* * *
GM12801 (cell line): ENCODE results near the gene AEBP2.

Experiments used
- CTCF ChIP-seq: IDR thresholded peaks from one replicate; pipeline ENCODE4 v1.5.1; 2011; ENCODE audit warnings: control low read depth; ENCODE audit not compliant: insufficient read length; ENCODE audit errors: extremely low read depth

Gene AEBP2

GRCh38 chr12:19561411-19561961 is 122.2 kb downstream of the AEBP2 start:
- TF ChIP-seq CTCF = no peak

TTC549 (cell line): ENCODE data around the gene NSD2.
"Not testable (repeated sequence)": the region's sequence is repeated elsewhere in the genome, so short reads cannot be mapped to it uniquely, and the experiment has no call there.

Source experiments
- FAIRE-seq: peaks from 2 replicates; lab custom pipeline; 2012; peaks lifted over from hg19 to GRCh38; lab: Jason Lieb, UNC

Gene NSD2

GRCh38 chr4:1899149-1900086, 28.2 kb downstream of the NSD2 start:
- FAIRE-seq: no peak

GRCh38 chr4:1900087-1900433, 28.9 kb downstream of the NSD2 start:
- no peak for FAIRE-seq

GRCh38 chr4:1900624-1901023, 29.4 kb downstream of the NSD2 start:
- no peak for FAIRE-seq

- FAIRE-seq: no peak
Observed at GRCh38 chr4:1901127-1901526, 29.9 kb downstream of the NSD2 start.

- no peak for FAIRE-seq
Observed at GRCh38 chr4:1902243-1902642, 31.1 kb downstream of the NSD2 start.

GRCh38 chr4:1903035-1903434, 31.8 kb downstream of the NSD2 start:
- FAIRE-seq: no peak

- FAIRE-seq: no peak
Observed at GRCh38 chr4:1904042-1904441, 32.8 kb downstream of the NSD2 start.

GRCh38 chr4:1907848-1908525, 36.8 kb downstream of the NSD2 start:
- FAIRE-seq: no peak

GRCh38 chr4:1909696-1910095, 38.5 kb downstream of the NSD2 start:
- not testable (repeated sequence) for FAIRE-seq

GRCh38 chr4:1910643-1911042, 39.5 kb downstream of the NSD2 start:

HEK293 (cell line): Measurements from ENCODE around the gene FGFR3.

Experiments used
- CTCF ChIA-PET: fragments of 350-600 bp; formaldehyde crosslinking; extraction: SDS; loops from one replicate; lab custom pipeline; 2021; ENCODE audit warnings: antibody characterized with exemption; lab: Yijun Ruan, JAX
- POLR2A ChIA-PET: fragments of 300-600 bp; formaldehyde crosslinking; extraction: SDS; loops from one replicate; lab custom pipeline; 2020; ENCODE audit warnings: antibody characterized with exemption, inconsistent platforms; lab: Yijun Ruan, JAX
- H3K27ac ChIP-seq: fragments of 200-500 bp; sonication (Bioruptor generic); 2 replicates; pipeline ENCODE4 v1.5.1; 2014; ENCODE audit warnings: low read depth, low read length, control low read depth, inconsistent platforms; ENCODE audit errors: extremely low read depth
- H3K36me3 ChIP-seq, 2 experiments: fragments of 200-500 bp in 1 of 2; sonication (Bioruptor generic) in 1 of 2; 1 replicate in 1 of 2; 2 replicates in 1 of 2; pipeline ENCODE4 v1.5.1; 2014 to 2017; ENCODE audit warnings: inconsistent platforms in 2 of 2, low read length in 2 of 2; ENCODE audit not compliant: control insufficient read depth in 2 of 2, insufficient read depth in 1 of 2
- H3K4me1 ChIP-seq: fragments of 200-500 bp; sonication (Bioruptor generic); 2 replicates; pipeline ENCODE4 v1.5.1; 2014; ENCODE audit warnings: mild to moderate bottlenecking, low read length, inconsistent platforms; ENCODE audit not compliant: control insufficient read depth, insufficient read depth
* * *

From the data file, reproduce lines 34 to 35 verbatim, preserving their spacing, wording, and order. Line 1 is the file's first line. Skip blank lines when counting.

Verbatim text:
- POLR2A ChIA-PET: fragments of 300-600 bp; formaldehyde crosslinking; extraction: SDS; loops from one replicate; lab custom pipeline; 2020; ENCODE audit warnings: antibody characterized with exemption, inconsistent platforms; lab: Yijun Ruan, JAX
- H3K27ac ChIP-seq: fragments of 200-500 bp; sonication (Bioruptor generic); 2 replicates; pipeline ENCODE4 v1.5.1; 2014; ENCODE audit warnings: low read depth, low read length, control low read depth, inconsistent platforms; ENCODE audit errors: extremely low read depth